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Picture of Swan River at dawn

 Natural Areas

Picture of a Darter bird

Garvey Park

Garvey Park is a major riverside reserve that contains significant areas of remnant foreshore vegetation and extensive revegetation areas.

To see the areas explained below, you can follow the self guided Garvey Park Nature Walk Trail. The walk follows limestone pathways and will take approximately 20- 30 minutes (2 kilometre distance).

Coolgardie Living Stream and Garvey Park Floodplain

​In 2001 and 2002, a 500 metre linear stormwater drain was converted into a living s​tream by sculpting and battering the banks to create a gentler slope and increasing the area available for wetland habitat. 21,700 wetland and dryland trees, shrubs, sedges and rushes were subsequently planted in 2003.

Between 2004 and 2009, 4.6 hectares of floodplain was progressively revegetated, linking the Coolgardie Living Stream to Ayres Bushland to the south-west. 

Carbon Neutral woodlands

Each year from 2005 to 2012, approximately 1,000 trees and 1,000 understorey plants were established as part of the Carbon Neutral Program. These trees sequester the equivalent amount of carbon generated by Council’s light vehicle fleet in one year. Over 4 hectares was revegetated.

Foreshore Stabilisation   

A foreshore stabilisation plan has been developed for Garvey Park, divided into Sections 1 - 4 and stretching from the Coolgardie Living Stream to Hilton Grove. 

Works were completed at Section 1 (Hilton Grove) in 2011, Section 4 (near Coolgardie Living Stream) in 2012 and Section 3 (extending to the Ascot Kayak Club/ kiosk building) in 2016.

The City is currently in the design stage for the remaining area (Section 2).

Garvey Park Created Wetland

A wetland was created in 2004 near Tibradden Circle to capture stormwater from Tibradden Estate, improving water quality prior to it entering Coolgardie Living Stream and the river. The wetland provides important habitat for waterbirds and frogs.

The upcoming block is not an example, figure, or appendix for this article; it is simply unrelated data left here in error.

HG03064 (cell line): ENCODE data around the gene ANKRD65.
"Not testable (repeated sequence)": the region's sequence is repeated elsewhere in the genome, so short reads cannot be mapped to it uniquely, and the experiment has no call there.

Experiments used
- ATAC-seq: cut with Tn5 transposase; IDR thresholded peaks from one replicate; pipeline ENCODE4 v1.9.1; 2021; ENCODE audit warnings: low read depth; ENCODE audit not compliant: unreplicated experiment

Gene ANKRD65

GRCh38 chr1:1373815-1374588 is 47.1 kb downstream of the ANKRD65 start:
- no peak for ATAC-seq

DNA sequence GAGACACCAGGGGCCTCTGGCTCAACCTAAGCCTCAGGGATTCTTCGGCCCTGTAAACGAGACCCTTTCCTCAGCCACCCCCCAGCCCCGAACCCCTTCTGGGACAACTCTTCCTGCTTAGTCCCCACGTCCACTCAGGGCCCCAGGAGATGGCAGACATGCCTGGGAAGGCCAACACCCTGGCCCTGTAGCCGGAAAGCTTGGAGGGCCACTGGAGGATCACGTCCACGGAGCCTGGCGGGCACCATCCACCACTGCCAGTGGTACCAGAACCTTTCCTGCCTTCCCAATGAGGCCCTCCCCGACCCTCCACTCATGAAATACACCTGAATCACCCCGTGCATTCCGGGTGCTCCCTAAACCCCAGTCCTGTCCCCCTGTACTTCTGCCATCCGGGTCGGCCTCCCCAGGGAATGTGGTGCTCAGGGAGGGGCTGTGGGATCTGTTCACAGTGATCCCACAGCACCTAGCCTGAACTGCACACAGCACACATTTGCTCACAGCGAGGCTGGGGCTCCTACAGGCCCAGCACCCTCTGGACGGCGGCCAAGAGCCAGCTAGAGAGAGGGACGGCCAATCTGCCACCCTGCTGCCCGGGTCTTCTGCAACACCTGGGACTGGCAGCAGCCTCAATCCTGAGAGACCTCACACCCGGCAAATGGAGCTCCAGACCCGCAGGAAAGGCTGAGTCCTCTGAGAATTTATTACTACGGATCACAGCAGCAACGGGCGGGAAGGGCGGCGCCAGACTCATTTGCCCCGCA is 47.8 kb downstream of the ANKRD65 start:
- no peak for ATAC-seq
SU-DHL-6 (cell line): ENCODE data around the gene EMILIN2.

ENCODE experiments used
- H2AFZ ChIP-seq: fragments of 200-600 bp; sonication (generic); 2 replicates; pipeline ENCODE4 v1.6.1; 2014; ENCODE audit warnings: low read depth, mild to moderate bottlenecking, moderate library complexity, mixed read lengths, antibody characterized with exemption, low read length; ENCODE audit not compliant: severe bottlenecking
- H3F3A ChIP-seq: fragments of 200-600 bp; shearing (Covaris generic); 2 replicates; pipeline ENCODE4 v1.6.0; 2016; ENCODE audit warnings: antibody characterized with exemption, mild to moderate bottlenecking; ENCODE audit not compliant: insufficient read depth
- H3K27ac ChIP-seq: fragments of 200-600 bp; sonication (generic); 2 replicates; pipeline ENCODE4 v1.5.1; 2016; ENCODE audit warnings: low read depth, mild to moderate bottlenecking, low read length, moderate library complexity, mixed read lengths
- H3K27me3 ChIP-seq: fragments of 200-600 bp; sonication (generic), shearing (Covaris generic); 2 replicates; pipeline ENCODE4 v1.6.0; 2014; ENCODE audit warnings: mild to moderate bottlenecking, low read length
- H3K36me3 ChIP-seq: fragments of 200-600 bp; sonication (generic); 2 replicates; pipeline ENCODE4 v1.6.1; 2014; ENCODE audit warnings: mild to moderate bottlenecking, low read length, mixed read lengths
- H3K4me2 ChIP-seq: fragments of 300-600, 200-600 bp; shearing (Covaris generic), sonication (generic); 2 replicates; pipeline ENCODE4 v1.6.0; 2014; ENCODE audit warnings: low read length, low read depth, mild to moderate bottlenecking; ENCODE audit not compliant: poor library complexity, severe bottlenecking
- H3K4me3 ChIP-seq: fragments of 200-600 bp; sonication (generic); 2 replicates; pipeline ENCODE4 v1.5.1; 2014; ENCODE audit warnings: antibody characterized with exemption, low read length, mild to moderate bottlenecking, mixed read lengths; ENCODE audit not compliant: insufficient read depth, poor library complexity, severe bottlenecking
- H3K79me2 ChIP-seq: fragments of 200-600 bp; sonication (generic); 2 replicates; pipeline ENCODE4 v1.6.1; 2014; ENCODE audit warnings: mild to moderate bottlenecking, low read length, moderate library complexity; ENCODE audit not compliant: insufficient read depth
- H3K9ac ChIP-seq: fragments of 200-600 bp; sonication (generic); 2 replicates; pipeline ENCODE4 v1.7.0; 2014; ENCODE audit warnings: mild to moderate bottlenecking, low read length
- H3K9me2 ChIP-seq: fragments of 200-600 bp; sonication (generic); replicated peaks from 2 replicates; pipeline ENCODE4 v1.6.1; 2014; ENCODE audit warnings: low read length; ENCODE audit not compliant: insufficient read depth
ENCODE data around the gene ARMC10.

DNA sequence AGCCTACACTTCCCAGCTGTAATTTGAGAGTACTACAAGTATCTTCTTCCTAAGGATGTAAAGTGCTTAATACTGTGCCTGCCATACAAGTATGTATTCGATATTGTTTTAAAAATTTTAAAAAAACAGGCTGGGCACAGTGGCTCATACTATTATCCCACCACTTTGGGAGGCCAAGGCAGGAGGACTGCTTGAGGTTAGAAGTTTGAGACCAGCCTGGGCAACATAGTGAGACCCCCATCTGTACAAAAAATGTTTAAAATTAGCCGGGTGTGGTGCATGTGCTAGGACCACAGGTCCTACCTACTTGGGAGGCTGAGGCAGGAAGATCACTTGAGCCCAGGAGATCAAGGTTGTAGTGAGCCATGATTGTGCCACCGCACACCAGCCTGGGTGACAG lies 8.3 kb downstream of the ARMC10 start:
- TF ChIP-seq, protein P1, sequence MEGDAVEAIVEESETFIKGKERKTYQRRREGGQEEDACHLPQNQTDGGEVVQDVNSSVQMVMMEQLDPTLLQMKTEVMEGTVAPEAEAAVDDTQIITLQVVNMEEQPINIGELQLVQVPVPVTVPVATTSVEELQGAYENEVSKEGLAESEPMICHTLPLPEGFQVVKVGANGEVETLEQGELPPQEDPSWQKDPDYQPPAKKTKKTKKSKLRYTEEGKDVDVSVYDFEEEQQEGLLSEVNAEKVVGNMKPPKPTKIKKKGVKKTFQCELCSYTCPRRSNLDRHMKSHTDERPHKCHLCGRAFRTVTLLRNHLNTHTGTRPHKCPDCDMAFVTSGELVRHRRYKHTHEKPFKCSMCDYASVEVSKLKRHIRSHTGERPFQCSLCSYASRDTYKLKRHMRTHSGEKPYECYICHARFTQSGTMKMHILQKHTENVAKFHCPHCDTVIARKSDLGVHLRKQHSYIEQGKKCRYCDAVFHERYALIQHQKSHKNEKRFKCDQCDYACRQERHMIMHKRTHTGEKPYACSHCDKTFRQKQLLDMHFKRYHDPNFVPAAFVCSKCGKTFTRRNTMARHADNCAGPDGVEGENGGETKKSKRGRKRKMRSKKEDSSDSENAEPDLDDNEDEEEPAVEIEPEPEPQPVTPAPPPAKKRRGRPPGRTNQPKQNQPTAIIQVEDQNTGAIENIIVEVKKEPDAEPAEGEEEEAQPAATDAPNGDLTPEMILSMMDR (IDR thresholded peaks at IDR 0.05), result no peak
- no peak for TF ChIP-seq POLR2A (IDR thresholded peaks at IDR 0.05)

Picture of flora at Signal Hill

Signal Hill

Signal Hill is a small, (3.87 hectare) locally important area of remnant Banksia woodland within the City of Belmont, located on the corner of Belgravia Street and Alexander Road.

The bushland contains over 100 species of local, native plants including six varieties of orchids.

26 native bird species have been recorded, many of which are migratory such as the rainbow bee eater, which nests in underground burrows that are particularly susceptible to disturbance by dogs and cats.

The bushland was previously used as a signal station by the Department of Defence and Royal Australian Air Force.

To protect the bushland area, residents are asked not to:

  • Pick wildflowers or remove native plants
  • Cut down trees/ shrubs
  • Ride bikes off limestone pathways
  • Dump garden rubbish
  • Allow dogs off leads
For a copy of the Signal Hill bushland brochure refer to the Signal Hill profile under Park Search.

Picture of Swan River

Swan River Foreshore

The City of Belmont has 10 kilometres of picturesque Swan River foreshore, extending from Goodwood Parade boat ramp (near Orrong Road/ Balbuk Way) through Adachi and Hardey Parks, Ascot Waters and Garvey Park to Ivy Street.

Between 1998 - 2002 an extensive restoration project was undertaken from Goodwood Parade boat ramp to the Sandringham Hotel, utilising Natural Heritage Trust Funding to rehabilitate and restore 6.5 hectares of riverbank and remnant vegetation.

Restoration and stabilisation of the river foreshore is an ongoing process, with more recent works completed with the assistance of Swan River Trust Riverbank funding at:

  • Garvey Park - Hilton Grove (2011) , Section 4 (2012) and Section 3 (2016)
  • Hill 60 Foreshore (2013)
  • Ascot Racecourse Foreshore - Location A-C (2013) and Location D (2014)
  • The Esplanade (2014 & 2016)

Revegetation was also undertaken 2011, 2013 and 2014 at various foreshore locations with funding received through the State NRM Program- Community Grants and an Environmental Community Grant. 


Picture of wildlife on Tomato Lake

Tomato Lake

Tomato Lake is a seven hectare wetland located on Oats Street in Kewdale.

The lake receives stormwater from surrounding road verge drains and is part of the South Belmont Main Drain, which flows to Faulkner Park lakes, Severin Walk and then into the Swan River at Adachi Park. The lake is predominantly ground water fed, with a depth of over two metres in winter and less than a metre in summer. 

Tomato Lake supports a wide variety of bird life, as well as other fauna including long necked-tortoises and frogs. Remnant vegetation exists in the bushland area near the end of Scenic Drive, as well as fringing the lake. An interpretive bushland walk called 'Jida Bidi' (small bird path in Noongar language) is located close to the boardwalk near the end of Scenic Drive.